Barko qui tam. Relator Harry Barko was a KBR subcontracts administrator in Iraq for a year in 2004/2005. He filed a qui tam lawsuit in June 2005 in the U.S. District Court for the District of Columbia, alleging violations of the False Claims Act by KBR and KBR subcontractors Daoud & Partners and Eamar Combined for General Trading and Contracting. The claim was unsealed in March of 2009. Barko alleges that KBR fraudulently charged the government for the purchase of laundry facilities

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from Daoud, that KBR paid Daoud for the construction of a substandard man-camp, that Daoud double-billed KBR for labor, that KBR improperly awarded well-drilling subcontracts to Daoud, and that Daoud charged excessive prices for these services and did not satisfactorily complete them. Barko also alleges fraudulent charges arising out of Eamar’s well-drilling services.

The DOJ investigated Barko’s allegations and elected not to intervene. KBR filed a Motion to Dismiss alleging that the complaint was legally insufficient to state a case under the False Claims Act and this motion was denied. KBR filed its Answer to the First Amended Complaint and a Motion for Summary judgment. On February 3, 2014, Barko filed a Motion to Compel production of privileged investigative files, which KBR opposed. On March 6, 2014, in an unprecedented opinion, the Court granted the motion and ordered KBR to produce the records, thereafter also denying KBR’s motions to stay the order and for interlocutory appeal. On March 12, 2014, KBR filed its Petition for Mandamus with the D.C. Circuit Court, seeking an order reversing the trial court’s order of production. On the same day the Circuit Court issued a stay order and requested briefing. An amicus brief was filed in support of KBR’s legal arguments and the briefing process was completed in April 2014. A hearing on the mandamus was argued on May 7, 2014 and on June 27, 2014, the Circuit Court granted KBR's Petition for Mandamus and vacated the trial court's order of production. Barko has indicated that he will appeal the mandamus ruling. All other scheduled activity, including a ruling on KBR’s Motion for Summary Judgment, has been stayed pending the outcome of the mandamus appeal. We believe the likelihood that we will incur a loss related to this matter is remote, and therefore as of June 30, 2014 we have not accrued any loss provisions related to this matter.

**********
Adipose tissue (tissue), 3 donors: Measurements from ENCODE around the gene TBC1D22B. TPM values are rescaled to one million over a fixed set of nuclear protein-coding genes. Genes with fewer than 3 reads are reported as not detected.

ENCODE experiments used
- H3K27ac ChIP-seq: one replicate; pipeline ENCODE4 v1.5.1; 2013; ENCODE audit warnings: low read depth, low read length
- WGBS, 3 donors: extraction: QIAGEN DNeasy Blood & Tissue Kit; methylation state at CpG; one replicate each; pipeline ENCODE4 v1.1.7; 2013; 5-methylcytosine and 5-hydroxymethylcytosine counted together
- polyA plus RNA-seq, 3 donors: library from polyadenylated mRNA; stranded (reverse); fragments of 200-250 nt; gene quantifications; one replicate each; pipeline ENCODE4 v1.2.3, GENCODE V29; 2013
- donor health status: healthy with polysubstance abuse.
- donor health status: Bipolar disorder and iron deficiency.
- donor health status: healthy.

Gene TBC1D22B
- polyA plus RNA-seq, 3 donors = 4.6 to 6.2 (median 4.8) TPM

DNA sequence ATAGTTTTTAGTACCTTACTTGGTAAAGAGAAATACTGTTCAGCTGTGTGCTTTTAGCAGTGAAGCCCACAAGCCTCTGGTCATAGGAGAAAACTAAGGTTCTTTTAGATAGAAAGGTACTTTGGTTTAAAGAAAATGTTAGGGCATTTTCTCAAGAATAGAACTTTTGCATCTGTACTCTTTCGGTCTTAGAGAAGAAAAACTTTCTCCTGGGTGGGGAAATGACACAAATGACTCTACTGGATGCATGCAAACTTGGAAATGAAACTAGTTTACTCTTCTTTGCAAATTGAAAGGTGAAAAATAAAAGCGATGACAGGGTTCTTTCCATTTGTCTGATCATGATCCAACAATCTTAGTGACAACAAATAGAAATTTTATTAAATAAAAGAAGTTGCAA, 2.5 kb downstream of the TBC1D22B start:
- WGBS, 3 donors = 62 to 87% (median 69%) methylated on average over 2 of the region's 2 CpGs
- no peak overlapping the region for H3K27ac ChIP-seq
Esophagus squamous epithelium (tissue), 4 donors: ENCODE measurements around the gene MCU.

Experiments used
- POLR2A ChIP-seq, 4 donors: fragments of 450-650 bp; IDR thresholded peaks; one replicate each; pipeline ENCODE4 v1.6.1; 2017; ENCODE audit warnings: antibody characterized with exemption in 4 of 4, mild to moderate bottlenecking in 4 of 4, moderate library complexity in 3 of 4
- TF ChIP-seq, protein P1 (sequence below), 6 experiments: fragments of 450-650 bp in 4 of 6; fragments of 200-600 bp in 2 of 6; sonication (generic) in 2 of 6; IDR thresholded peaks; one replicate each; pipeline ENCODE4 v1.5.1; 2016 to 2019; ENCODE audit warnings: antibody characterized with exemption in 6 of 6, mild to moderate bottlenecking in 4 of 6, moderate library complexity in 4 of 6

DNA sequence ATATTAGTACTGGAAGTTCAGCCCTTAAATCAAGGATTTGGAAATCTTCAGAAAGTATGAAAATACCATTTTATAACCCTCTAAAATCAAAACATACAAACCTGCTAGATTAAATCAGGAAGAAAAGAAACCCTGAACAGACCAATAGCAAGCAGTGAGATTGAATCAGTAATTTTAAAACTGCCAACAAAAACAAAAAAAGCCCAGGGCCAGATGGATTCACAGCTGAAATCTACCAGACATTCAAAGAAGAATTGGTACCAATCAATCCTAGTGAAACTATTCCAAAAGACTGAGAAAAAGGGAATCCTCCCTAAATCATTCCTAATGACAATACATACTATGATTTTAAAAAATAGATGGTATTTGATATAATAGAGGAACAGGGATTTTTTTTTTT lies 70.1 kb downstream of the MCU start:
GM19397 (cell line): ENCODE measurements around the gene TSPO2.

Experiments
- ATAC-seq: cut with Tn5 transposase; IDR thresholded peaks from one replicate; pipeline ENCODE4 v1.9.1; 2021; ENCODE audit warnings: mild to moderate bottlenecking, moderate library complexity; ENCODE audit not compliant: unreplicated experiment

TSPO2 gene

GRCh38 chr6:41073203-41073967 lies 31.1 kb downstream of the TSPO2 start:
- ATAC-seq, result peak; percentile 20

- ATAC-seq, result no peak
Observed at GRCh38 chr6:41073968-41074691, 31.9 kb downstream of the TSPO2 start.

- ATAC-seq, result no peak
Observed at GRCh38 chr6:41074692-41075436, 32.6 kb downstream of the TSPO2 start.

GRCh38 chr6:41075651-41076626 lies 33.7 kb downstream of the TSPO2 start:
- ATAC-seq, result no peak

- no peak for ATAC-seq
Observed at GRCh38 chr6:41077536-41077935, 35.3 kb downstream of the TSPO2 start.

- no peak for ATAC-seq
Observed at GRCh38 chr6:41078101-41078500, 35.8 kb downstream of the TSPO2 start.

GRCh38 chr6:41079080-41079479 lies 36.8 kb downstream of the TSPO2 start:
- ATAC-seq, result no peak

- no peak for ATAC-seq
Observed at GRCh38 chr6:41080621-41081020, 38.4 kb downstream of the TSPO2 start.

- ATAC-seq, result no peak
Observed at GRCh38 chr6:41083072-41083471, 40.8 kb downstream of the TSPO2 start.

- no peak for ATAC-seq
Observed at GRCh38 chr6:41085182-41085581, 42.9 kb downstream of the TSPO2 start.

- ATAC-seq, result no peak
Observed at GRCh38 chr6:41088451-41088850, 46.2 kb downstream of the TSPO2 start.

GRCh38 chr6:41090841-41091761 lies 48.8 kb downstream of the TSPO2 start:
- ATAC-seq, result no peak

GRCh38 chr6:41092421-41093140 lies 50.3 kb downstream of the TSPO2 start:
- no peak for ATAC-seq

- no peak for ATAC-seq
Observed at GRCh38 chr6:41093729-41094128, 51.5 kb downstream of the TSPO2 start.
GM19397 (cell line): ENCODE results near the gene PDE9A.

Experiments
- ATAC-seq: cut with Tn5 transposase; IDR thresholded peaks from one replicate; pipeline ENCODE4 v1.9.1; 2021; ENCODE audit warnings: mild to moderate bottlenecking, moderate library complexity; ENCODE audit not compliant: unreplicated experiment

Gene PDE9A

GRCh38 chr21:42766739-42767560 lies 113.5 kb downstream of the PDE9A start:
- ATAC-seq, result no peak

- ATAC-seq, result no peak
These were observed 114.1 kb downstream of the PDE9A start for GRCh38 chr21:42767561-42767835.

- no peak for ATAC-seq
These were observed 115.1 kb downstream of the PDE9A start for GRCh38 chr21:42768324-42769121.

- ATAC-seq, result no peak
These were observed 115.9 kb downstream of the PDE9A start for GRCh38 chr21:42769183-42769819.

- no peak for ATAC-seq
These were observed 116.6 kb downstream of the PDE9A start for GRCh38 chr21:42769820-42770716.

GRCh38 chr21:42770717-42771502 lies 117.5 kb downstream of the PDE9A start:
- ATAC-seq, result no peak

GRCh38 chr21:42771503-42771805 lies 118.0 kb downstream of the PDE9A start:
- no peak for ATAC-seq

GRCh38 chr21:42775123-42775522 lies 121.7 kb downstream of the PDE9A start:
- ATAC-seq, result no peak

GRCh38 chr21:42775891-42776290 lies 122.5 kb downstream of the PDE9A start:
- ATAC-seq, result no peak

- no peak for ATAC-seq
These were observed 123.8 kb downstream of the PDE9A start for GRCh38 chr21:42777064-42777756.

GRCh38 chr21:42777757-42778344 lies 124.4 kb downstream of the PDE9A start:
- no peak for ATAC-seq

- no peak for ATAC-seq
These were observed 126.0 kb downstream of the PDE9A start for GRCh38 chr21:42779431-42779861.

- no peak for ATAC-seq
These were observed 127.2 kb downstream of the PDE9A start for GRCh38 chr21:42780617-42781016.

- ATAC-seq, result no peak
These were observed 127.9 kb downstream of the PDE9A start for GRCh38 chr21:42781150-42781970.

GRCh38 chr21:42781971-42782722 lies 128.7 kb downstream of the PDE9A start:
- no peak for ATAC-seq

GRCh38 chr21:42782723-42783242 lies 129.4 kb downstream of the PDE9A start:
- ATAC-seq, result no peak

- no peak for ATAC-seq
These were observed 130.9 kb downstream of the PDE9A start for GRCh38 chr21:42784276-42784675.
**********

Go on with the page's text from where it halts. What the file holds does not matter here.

Chillcott qui tam. On November 21, 2011, KBR was advised of the partial unsealing of a qui tam suit brought by a former KBR employee, Karen Chillcott, in the U.S. District Court for the Central District of Illinois, Rock Island Division, alleging that KBR committed fraud in billing the government for unallowable mobilization and demobilization costs for LogCAP III and IV personnel. Chillcott alleges that these costs are unallowable under Clause H-29 of the LogCAP III Contract and Clause H-26 of the LogCAP IV Contract (the “Tour of Duty” clauses). The government declined to intervene in this suit. Although this matter is in the early stages, we have been addressing issues surrounding the H-29 clause for several years. We do not believe the complaint raises new factual issues. We believe that this case is defensible.

The case was partially unsealed on September 10, 2013.  The DOJ investigated Chillcott’s allegations and declined to intervene. On June 28, 2013, KBR filed a Motion to Dismiss which was denied on October 25, 2013. On February 20, 2014, the Court entered a scheduling order and discovery has begun in this case. Dispositive motions are to be filed by March 1, 2015, and, if necessary, trial will begin on July 21, 2015. Also, on June 10, 2014, KBR notified Chillcott of the interpretation agreement with the Army as described in more detail above in the H-29 Form 1 discussion. We believe the likelihood that we will incur a loss related to this matter is remote, and therefore as of June 30, 2014 we have not accrued any loss provisions related to this matter.